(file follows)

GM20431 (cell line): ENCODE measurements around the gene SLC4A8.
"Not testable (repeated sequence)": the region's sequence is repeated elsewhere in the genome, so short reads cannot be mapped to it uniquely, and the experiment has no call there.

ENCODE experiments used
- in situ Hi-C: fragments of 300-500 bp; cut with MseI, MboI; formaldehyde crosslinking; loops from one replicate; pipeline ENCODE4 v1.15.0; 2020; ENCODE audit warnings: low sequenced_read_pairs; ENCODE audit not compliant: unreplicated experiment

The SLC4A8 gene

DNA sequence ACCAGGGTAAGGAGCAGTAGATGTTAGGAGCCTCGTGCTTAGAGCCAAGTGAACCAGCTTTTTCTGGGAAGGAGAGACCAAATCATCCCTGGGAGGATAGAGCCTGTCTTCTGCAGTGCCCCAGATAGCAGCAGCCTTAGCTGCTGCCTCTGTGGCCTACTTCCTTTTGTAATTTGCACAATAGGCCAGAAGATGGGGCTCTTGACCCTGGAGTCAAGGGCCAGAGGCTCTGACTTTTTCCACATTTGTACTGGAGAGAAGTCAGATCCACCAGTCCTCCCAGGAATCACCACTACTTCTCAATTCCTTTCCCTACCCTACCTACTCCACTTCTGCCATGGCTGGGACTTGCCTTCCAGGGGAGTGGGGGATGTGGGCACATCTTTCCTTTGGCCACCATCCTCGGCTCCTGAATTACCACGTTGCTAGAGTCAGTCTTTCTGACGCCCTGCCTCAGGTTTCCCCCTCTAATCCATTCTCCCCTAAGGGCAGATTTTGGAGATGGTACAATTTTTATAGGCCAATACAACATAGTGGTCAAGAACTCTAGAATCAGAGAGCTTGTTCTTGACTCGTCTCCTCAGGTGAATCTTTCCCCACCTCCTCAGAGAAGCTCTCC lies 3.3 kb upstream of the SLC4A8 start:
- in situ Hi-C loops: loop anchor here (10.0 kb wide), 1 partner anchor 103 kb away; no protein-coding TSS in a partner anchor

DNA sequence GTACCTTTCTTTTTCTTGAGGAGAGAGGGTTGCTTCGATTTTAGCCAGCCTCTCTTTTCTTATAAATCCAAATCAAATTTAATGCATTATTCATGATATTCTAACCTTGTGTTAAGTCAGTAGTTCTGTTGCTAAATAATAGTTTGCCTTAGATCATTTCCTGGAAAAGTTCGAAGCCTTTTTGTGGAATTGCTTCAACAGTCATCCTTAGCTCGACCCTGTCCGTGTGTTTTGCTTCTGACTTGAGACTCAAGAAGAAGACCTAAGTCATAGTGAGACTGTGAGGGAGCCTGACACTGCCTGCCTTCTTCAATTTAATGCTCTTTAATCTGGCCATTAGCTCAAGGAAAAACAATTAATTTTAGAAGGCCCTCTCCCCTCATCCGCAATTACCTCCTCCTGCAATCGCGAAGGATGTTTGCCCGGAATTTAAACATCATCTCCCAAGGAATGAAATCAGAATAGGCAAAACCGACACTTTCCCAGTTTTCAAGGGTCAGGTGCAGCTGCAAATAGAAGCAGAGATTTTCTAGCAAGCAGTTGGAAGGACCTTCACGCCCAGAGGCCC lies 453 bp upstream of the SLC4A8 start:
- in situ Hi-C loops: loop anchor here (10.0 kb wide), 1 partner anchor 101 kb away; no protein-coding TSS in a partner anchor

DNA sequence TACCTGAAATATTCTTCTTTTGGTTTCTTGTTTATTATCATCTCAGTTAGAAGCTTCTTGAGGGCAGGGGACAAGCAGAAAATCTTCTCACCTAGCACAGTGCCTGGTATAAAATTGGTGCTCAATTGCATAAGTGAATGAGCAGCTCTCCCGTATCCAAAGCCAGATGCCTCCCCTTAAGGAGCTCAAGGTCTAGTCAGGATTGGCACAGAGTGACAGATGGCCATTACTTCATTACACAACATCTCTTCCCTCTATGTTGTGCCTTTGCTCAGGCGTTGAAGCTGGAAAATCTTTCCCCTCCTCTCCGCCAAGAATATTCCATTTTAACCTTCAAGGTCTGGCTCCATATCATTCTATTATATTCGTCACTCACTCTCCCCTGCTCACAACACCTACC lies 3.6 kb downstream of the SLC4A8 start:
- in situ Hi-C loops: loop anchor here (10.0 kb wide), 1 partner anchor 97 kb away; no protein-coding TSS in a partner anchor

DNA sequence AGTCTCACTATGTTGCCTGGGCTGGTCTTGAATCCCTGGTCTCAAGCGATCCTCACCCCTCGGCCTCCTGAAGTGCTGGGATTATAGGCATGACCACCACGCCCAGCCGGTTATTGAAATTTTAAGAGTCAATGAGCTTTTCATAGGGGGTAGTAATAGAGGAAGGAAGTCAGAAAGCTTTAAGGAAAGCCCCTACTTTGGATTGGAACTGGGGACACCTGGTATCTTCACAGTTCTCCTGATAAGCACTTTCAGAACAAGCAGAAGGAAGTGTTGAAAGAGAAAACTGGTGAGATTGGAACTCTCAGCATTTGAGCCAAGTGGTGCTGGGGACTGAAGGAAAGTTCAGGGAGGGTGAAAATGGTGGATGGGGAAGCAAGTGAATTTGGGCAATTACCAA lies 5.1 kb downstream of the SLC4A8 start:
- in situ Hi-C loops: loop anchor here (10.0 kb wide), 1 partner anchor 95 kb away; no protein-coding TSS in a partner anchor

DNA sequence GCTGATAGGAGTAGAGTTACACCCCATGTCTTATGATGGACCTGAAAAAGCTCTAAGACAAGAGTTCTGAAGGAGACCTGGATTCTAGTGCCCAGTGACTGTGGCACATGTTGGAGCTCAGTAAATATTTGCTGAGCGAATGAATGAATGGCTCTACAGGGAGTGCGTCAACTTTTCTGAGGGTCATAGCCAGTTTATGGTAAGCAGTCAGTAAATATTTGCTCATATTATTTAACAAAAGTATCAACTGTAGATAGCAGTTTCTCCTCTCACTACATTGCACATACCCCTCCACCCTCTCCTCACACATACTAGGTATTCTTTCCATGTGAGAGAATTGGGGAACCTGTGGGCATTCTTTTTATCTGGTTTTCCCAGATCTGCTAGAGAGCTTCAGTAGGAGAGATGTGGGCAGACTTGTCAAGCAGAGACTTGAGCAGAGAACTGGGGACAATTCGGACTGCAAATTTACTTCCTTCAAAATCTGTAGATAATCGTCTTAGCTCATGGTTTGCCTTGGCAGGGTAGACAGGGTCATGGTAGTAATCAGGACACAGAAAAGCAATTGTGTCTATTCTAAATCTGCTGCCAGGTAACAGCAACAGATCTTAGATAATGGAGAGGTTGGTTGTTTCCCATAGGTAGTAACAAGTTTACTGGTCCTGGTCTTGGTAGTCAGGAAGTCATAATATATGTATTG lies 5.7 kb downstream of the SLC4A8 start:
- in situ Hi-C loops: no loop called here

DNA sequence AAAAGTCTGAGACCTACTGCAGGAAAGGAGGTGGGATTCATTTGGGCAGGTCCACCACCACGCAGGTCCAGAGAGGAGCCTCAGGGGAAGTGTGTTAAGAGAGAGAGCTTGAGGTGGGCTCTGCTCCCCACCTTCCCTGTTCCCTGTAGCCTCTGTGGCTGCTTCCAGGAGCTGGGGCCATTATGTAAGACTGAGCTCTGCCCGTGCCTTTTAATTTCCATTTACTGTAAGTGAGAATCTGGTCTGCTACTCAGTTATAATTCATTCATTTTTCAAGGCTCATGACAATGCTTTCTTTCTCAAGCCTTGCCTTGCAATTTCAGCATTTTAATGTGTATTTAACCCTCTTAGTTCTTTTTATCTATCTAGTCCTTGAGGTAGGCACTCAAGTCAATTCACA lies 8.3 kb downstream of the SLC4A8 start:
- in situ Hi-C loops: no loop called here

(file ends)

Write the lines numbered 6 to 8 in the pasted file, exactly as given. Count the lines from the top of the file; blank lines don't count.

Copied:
DNA sequence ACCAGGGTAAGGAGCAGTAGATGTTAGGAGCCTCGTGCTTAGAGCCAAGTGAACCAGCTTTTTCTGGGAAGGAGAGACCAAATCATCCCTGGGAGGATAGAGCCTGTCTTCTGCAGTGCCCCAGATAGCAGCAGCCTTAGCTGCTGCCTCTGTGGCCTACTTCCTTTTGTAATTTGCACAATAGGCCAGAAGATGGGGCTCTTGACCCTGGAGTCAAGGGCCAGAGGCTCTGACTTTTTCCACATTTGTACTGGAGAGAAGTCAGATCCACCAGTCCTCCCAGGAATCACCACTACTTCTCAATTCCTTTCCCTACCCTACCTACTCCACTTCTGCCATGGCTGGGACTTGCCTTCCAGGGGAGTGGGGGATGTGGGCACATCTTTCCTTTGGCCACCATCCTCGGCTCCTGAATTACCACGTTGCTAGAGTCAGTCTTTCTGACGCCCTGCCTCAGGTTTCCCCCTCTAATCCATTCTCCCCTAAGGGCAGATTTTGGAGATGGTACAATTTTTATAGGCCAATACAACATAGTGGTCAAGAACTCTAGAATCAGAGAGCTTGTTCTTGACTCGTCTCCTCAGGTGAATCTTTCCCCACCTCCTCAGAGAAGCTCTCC lies 3.3 kb upstream of the SLC4A8 start:
- in situ Hi-C loops: loop anchor here (10.0 kb wide), 1 partner anchor 103 kb away; no protein-coding TSS in a partner anchor

DNA sequence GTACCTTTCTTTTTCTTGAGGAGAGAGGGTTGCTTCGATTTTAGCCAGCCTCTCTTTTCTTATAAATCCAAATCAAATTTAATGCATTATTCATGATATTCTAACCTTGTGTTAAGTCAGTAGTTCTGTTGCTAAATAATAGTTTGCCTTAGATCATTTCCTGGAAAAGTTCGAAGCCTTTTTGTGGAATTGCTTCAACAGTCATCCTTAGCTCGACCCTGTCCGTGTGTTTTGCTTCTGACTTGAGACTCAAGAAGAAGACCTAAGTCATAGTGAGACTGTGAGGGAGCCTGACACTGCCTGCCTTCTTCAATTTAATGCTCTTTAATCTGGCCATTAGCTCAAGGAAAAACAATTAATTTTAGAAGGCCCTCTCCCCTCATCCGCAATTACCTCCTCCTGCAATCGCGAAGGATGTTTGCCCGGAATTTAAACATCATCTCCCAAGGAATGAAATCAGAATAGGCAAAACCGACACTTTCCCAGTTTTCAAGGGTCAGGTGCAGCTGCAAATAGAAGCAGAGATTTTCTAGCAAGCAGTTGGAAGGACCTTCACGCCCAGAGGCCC lies 453 bp upstream of the SLC4A8 start: